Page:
The new Speaker of the House is really the complete package: a man-made climate change denier, stridently anti-LGBTQ rights, stridently anti-abortion, and conservative on pretty much every issue of any importance. One vital qualification for winning the race for Speaker is being an election denier, and here Speaker Mike Johnson shines. He is considered a leader of the effort to overturn the results of the 2020 election by developing the arguments against certifying the results in the House.
If you haven’t heard of Johnson before you’re not alone. Republican Senators like Susan Collins were Googling him to find out who they have to work with now (I’m not making that up. And I have a good Susan Collins story. Come to our Lobby Day in March and I’ll tell you. It wasn’t my first time getting yelled at by a Senator.) Johnson’s lower profile and relatively short tenure were probably advantages in the competition for Speaker because he has not had the time or opportunity to make a lot of enemies. His far-right viewpoints had never been nationally exposed or vetted.
Now the really bad news: He’s A CHRISTIAN NATIONALIST. He is second in line to the presidency and HE’S A CHRISTIAN NATIONALIST. He has lied about Jefferson and Madison with, “The Founders wanted to protect the church from an encroaching state, not the other way around.” He thinks America is great because it is the only country founded on a “religious statement of faith.” He introduced a bill to repeal the law that says church leaders cannot endorse or oppose political candidates.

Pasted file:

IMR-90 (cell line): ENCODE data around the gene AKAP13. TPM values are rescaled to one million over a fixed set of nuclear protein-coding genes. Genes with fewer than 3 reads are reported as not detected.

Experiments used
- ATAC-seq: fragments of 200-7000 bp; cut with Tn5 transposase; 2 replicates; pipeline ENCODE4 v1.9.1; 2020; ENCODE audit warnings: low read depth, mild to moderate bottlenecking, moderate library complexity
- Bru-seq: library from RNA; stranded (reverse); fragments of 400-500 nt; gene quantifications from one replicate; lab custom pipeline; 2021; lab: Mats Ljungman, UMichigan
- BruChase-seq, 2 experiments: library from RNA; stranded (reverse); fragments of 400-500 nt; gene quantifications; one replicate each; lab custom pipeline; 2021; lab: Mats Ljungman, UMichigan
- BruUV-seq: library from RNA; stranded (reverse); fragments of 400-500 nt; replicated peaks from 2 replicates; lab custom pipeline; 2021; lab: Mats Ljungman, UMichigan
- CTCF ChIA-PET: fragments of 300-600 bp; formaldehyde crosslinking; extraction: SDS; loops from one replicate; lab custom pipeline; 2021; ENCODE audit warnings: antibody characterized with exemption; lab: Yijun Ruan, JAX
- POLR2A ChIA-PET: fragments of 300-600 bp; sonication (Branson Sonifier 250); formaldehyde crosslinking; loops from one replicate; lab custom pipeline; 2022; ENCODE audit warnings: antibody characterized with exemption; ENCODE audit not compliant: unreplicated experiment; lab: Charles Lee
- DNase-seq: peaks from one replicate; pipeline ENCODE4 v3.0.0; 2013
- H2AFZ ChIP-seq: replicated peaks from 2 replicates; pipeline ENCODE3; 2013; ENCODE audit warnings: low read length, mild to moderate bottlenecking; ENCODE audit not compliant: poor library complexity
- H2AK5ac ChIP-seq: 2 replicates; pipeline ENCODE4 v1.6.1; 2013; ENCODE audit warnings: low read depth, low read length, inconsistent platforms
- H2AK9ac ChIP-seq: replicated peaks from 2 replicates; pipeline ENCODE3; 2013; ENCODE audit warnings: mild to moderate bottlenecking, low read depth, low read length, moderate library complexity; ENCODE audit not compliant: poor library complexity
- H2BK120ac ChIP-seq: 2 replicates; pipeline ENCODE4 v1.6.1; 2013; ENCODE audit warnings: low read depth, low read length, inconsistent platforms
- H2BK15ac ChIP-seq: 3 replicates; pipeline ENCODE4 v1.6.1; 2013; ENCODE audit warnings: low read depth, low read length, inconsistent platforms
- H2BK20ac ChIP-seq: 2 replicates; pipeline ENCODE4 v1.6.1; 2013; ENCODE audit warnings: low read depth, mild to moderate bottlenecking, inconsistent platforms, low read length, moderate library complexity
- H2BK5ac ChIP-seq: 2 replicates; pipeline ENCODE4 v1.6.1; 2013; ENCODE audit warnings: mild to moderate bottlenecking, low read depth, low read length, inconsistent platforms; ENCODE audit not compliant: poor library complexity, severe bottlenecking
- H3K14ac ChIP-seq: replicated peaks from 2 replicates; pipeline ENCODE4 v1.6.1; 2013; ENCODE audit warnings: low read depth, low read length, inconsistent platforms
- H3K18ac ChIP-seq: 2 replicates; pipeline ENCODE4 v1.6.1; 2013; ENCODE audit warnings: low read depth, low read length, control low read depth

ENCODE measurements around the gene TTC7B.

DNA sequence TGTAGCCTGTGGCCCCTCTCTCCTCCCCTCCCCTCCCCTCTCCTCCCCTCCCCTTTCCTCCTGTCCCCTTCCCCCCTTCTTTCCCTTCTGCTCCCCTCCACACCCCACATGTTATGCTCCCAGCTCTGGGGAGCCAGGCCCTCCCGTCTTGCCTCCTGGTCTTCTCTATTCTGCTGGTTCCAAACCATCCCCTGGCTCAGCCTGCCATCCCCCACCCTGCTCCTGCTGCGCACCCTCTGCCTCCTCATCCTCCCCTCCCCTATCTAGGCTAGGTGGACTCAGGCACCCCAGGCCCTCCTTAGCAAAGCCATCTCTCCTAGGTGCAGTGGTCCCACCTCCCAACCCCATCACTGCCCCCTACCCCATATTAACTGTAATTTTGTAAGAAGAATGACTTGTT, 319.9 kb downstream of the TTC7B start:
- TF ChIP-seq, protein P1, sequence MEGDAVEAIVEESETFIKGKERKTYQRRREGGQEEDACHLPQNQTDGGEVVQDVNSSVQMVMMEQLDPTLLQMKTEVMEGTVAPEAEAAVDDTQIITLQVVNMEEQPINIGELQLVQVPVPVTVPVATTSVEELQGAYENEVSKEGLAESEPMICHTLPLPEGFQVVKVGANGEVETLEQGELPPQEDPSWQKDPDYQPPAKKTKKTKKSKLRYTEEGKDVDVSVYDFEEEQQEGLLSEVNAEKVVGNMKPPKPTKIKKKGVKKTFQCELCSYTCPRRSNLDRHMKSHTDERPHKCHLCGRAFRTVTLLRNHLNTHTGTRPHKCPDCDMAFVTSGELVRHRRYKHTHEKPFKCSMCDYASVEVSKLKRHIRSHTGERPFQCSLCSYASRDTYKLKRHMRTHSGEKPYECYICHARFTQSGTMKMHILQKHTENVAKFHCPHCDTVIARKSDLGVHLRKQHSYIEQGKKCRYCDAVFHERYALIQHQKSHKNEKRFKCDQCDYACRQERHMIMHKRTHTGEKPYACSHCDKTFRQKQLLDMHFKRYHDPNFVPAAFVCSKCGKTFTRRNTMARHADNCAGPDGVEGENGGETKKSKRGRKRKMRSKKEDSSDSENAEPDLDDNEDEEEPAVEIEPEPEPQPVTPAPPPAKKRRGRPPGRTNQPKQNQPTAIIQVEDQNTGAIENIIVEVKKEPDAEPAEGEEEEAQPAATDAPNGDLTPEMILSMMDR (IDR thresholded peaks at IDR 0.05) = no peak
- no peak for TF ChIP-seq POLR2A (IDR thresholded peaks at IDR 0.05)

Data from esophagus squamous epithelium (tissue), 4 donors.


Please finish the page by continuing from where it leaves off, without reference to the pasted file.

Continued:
During the 15 rounds of votes it took to elect his predecessor, Kevin McCarthy, he and other House members knelt in prayer on the House floor, “repent[ing] to the Lord for our individual transgressions and those collectively as a legislative body.” He advocated for a Bible course that was offered in eight Louisiana school districts that even Bible scholars said was inaccurate. Last night on Fox he said if you want to know about his views, “go pick up a Bible off your shelf and read it. That’s my worldview.” I could go on because sadly there is a lot more.
Now the bright side, as best as I can do: Johnson is inexperienced at passing legislation and has not had a role in the House leadership so he’ll be learning on the job. A significant part of that job is traveling around the country raising money for Republicans and he’s shown no ability to do that because he’s never had to.
Additionally, there are 18 Republicans who represent districts that Joe Biden carried. Johnson only has a nine vote margin so five of those “moderates” can block extreme legislation, and maybe they will if they want to get reelected. Also, Johnson may not get the opportunity to lead the next round of election denial if the Democrats retake the House next fall; he would be out of a job before the day the electoral college votes are counted next time. There are a few good omens for the Democrats like court-ordered redistricting in several states.
More good news: there are many Democrats who will stand up to Christian Nationalism, like 26-year-old freshman Maxwell Frost of Florida who said in a House hearing this week, “(The Bible) warns us against people who would preach of a Christ that differs from the true Christ we learn about in the Bible. That’s exactly what Christian nationalism is doing.” And “It’s incumbent on us especially as Christians to be at the forefront of the fight to ensure that white nationalism and Christian nationalism don’t see the light of day.”
Here’s a letter we just sent to Congressman Owens of Utah after he complained about the 1963 Supreme Court decision that banned school prayer. We explained a few things. I expect we will be sending letters like this to Speaker Johnson in the next fifteen months and working with the House Democrats and a few Republicans to stand up to his view of the world and the Constitution.